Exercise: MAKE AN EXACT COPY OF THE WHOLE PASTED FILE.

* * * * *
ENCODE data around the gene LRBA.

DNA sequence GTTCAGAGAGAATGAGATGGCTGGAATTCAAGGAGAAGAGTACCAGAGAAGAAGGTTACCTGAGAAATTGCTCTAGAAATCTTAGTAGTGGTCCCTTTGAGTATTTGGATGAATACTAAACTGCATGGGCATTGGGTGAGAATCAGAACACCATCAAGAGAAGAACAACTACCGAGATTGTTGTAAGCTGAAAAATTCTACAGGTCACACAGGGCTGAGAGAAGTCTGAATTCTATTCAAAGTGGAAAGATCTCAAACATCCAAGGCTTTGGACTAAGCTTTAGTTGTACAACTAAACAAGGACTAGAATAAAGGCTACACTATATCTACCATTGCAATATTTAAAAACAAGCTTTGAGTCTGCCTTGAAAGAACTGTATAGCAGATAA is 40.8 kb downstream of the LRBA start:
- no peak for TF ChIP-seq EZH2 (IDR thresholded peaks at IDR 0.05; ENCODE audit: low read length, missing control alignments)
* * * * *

ENCODE data around the gene LRBA.

DNA sequence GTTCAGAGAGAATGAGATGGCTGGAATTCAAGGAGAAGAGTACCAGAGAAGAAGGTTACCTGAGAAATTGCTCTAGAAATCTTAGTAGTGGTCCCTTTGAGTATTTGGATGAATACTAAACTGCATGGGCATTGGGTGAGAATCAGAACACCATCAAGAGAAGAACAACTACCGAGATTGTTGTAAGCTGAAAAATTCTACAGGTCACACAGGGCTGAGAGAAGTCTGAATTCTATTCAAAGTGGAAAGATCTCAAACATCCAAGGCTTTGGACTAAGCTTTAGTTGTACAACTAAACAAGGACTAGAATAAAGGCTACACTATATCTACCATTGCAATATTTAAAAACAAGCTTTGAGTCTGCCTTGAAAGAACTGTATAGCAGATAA is 40.8 kb downstream of the LRBA start:
- no peak for TF ChIP-seq EZH2 (IDR thresholded peaks at IDR 0.05; ENCODE audit: low read length, missing control alignments)